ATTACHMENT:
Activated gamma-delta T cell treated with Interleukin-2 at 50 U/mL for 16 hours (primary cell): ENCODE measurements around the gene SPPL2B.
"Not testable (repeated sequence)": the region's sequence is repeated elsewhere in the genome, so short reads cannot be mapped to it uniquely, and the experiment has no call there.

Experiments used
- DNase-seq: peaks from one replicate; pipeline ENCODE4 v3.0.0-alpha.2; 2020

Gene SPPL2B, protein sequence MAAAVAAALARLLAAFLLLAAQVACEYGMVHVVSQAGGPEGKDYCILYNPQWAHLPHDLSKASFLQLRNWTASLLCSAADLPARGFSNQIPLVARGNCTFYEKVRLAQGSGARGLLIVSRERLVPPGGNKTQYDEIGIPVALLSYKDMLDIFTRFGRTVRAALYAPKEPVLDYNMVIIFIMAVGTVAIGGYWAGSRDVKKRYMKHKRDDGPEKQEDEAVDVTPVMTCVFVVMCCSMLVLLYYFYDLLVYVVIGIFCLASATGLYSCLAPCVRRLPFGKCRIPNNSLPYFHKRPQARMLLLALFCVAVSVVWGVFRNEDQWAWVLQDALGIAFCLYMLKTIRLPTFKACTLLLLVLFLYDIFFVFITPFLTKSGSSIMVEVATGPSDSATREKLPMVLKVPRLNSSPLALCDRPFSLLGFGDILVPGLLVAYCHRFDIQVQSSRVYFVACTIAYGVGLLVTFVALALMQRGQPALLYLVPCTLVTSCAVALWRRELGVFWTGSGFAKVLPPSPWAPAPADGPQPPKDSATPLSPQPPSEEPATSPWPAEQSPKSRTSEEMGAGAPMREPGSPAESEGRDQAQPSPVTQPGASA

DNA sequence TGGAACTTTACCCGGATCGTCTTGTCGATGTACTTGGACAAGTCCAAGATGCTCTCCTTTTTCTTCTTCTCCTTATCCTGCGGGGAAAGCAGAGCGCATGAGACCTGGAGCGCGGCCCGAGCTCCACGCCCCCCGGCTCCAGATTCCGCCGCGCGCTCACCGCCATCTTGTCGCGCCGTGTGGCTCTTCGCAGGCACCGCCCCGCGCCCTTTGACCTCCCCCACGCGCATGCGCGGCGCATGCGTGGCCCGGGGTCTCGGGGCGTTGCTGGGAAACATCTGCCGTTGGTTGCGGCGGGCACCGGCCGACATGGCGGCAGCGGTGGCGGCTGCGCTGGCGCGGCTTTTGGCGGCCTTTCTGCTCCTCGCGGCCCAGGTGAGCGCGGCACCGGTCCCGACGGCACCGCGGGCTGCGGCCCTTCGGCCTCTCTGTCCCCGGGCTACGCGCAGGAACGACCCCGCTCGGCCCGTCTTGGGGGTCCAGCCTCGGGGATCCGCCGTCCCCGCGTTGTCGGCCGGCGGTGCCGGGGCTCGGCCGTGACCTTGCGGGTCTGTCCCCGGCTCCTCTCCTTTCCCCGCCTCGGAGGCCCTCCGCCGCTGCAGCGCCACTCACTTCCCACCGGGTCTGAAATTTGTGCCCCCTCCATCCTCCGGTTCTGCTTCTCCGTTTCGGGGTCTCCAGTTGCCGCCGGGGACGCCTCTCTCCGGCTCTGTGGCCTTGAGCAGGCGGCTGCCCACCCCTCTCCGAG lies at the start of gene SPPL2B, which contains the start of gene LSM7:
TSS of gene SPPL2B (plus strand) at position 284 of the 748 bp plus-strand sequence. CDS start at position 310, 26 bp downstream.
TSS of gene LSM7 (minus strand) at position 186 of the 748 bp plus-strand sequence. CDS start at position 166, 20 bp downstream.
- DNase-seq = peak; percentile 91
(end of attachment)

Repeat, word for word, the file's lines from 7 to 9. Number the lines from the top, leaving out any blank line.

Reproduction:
TSS of gene SPPL2B (plus strand) at position 284 of the 748 bp plus-strand sequence. CDS start at position 310, 26 bp downstream.
TSS of gene LSM7 (minus strand) at position 186 of the 748 bp plus-strand sequence. CDS start at position 166, 20 bp downstream.
- DNase-seq = peak; percentile 91